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Rich Men, Poor Men 

The latest campaign finance reports offer some interesting insights into this fall's race for governor. The reports were due April 7 and cover campaign money raised and spent during the first quarter of 2003.

Attorney General Richard Ieyoub remains the most well-heeled candidate with more than $2 million on hand. Put an asterisk behind that statistic, however; fellow Democrat Buddy Leach and Republican Jay Blossman each have deep family pockets that can be tapped at will. Leach has already spent nearly $2 million on his campaign, and Blossman is just getting started with a costly TV blitz.

The poor man of the contest is former Gov. Dave Treen, who loaned his campaign $554.16 -- then promptly spend it renting a car and traveling to the Holiday Inn in Monroe. Let's hope he rested well, because he apparently didn't raise any money while there. Treen no doubt takes solace in the latest poll, which shows him in second place among the 12 announced or presumed candidates.

Interestingly, the richest four candidates (in terms of cash on hand as of March 31) are all Democrats. Here's a candidate-by-candidate look at the latest reports, in order of "most cash on hand" as of March 31:

Richard Ieyoub -- He had $2.1 million at the end of 2002 and raised another $411,000. He spent $273,000 so far this year and now has $2.25 million on hand. He has loaned no personal money to his campaign.

John Kennedy -- The state treasurer finished 2002 with $813,000 and raised $241,000. He loaned his campaign another $250,000 and spent $98,000, which left him with slightly more than $1.2 million in the bank.

Kathleen Blanco -- The popular lieutenant governor finished 2002 with slightly more than $1 million on hand, then raised another $136,000. She spent $30,000 this year and had $1.17 million on hand. She has not loaned the campaign any personal money.

Randy Ewing -- The former state Senate president finished 2002 with $1.02 million and raised another $200,000. He spent $130,000 and now has $1.09 million on hand. He loaned his campaign no money this year, but pumped in $275,000 last year.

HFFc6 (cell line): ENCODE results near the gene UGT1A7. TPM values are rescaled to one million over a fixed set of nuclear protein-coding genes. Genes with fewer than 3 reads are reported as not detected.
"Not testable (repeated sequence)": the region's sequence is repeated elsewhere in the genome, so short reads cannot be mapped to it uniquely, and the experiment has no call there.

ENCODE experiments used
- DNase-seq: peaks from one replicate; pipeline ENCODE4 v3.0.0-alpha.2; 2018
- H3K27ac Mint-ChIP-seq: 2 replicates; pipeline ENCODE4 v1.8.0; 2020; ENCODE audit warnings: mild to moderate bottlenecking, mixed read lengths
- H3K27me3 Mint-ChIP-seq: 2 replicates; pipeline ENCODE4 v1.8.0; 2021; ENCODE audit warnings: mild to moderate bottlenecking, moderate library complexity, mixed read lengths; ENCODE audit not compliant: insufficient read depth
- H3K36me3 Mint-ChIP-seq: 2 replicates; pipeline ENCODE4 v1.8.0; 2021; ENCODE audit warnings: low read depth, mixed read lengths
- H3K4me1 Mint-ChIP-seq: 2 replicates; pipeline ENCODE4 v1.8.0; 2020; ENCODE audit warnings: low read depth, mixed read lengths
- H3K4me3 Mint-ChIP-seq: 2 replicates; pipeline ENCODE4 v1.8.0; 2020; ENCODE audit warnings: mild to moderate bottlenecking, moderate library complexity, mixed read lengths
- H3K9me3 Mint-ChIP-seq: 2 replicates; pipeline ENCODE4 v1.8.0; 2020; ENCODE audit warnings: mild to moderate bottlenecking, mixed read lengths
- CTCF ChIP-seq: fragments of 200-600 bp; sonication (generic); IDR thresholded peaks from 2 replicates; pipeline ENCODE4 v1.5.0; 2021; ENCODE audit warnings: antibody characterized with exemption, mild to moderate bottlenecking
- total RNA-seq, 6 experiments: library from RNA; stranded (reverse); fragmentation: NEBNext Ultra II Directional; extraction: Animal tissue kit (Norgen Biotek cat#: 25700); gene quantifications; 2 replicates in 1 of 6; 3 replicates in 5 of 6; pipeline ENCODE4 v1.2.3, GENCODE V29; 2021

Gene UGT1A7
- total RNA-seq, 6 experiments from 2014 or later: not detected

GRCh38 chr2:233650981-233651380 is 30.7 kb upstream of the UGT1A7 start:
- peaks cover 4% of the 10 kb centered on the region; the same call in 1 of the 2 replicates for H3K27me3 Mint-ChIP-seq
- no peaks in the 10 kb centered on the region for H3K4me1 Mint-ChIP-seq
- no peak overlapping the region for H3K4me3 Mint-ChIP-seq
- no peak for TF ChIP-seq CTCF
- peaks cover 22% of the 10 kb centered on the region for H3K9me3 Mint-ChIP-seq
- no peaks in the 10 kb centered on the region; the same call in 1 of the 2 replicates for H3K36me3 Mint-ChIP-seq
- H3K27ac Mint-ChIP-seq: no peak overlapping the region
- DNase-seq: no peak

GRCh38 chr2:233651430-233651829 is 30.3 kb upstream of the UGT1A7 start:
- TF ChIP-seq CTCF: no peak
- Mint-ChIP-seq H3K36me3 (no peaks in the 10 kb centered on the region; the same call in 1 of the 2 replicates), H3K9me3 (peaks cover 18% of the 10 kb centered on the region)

Ken Hollis -- The Republican state senator from Metairie started the year with $712,000, most of it loans from himself. He raised $61,000 this year and loaned another $550,000 -- but repaid himself $400,000 of that and spent another $69,000. He ended with $853,000 -- most of it is his own.

Hunt Downer -- The state representative from Houma started the year with $557,000 and raised another $172,000. He spent $34,000 this year and now has $697,000. He loaned his campaign no money.

Buddy Leach -- The former congressman finished 2002 with less than $135,000 in the bank, but his family has extremely deep pockets. He spent more than $1.3 million last year (almost all of it loaned by the candidate and his wife) and another $200,000 so far in 2003. This year, he raised only $18,000 from outside sources, but loaned the campaign another $710,000. His report shows $662,000 on hand.

Jay Blossman -- The PSC member from St. Tammany did not transfer his PSC account to the governor's race, so he started with nothing -- at least, on paper. He raised $344,000 from outside sources and loaned another $335,000 to the campaign himself. He finished with $597,000 in the bank.

Bobby Jindal -- The youngest addition to the growing GOP field, Jindal started with nothing and promptly raised $511,000 -- thanks to his patron, Gov. Mike Foster. He spent $15,000 and finished with $496,000. He made no personal loans to the campaign.

Dan Kyle -- The former legislative auditor started with zero and raised $174,000 from outside sources. He loaned the campaign another $115,000 and spent $30,000. He had $259,000 as of March 31.

John Hainkel -- The Senate president raised only $36,000 this year. He started with $236,000 (all of it left over from his Senate war chest) and spent $35,000. He finished with $240,000.

Dave Treen -- He started with nothing, loaned himself $554, spent it, and finished with nothing. Give him credit for staying on a tight budget.

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